Another question is, When will it cleanse? It will cleanse at this moment! You remember that it isin the present tense, “The blood of Jesus Christ, His Son, cleanses”–that is to say, just at this particular moment, somethree or four minutes to eight o'clock–there is efficacy in the precious blood of Jesus to cleanse now. You need not stoptill you get home to pray. He who trusts Christ is saved the moment that he trusts! His sin is blotted out the instant that he accepts Christ as his Substitute and justifies God in smiting sin in the Person of the Savior. There is efficacy in the blood now! Perhaps there has strayed in here one who says, “It is too late.” Who told you that? Sir, it was the devil–and he was a liar from the beginning! “Ah,” says another, “but you do not know that I have sinned against the Light of God and knowledge.” My dear Friend, I do not know how much you have sinned, but I do know that it is written, “He is able also to save them to the uttermost that come unto God by Him.” And I know that you have not gone beyond the uttermost, so I conclude that He is able to save you–right now, just as you are, standing in yonder crowd, or sittinghere in these pews!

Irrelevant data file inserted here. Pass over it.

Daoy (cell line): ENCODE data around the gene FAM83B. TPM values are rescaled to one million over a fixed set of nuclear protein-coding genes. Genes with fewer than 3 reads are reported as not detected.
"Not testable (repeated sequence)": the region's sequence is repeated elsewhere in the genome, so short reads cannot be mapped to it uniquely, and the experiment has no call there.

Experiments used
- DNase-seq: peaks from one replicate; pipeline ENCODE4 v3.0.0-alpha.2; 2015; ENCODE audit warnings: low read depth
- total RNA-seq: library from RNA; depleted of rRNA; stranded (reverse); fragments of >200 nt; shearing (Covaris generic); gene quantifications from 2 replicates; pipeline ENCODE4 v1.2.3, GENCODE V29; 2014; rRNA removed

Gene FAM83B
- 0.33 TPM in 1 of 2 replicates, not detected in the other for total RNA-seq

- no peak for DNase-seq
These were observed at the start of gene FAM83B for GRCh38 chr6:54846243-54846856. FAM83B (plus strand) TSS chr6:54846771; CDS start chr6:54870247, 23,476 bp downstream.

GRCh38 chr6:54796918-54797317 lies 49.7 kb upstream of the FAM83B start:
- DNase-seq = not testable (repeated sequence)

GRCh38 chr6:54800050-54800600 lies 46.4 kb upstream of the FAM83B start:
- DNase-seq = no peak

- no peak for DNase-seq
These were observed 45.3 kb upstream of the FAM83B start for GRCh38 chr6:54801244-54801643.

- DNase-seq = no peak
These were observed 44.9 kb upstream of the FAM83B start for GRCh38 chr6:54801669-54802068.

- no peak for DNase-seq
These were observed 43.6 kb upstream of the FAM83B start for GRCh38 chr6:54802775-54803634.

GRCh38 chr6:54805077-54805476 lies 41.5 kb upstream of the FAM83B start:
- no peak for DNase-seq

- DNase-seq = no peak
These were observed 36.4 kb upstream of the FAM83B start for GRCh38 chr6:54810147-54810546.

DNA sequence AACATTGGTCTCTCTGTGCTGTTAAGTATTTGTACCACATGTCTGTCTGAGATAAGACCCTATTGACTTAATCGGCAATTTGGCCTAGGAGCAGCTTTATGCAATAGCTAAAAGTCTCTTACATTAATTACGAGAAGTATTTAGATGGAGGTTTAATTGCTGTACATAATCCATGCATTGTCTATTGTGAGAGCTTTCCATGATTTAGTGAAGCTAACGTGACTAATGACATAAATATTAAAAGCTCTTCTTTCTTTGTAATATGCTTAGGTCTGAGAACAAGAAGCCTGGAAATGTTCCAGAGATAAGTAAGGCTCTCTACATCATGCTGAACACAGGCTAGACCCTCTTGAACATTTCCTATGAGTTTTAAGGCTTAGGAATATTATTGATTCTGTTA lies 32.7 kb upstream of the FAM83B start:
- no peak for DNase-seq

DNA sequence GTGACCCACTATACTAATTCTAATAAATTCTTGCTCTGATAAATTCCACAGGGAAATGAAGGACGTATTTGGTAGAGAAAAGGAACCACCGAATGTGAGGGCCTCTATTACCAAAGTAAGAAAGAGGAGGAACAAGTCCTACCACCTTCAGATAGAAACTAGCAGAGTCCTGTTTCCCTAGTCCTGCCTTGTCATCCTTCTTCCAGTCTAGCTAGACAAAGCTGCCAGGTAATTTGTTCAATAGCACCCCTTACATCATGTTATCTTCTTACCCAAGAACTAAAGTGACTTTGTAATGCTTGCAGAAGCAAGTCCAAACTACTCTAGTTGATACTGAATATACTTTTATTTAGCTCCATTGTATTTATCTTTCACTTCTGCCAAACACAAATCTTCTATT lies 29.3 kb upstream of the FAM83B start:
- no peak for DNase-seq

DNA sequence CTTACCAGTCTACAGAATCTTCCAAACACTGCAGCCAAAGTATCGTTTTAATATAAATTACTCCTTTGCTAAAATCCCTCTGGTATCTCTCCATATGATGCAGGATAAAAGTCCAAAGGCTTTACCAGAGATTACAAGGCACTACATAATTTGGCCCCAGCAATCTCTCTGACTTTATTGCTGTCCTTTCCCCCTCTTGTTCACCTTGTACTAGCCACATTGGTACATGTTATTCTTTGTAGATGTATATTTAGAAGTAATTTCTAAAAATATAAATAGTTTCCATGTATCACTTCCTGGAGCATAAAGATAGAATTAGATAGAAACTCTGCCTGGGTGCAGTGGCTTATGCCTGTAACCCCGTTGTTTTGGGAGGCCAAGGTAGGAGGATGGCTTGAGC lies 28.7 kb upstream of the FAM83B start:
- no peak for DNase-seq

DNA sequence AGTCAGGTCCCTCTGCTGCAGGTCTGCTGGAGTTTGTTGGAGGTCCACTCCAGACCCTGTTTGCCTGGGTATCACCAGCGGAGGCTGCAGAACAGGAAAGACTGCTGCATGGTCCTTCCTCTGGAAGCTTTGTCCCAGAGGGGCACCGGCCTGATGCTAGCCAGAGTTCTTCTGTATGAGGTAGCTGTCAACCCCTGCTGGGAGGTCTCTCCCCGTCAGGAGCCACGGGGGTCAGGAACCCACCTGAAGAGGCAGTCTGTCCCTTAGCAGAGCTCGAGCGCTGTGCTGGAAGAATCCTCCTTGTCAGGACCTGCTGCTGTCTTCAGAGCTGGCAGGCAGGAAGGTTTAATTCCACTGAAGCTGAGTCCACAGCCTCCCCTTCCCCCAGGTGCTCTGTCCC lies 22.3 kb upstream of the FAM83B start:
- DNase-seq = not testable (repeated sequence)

Once more–In what way is Christ able thus to cleanse? I answer–In a perfect and complete way! David says,“Wash me, and I shall be whiter than snow.” We do not see snow very often, now, but when we did see it last time, what a dazzling whiteness there was upon it! You took a sheet of paper and laid it upon the snow and you were perfectly surprised to see the clean, white paper turned yellow or brown in comparison with the snow’s dazzling whiteness! But David says, “I shall be whiter than snow.” You see, snow is only earthly whiteness, only created whiteness, but thewhiteness which Christ gives us when He washes us in His blood, is Divine whiteness! The whiteness is the righteousness of God Himself! Besides, snow soon melts and then where is the whiteness? The snow and the whiteness run away together, but there is no power in temptation, no power in sin which is able to stain the whiteness which God gives to a pardoned sinner! And then snow, especially here in this, our smoky city, soon gets brown or black–but this righteousness never will–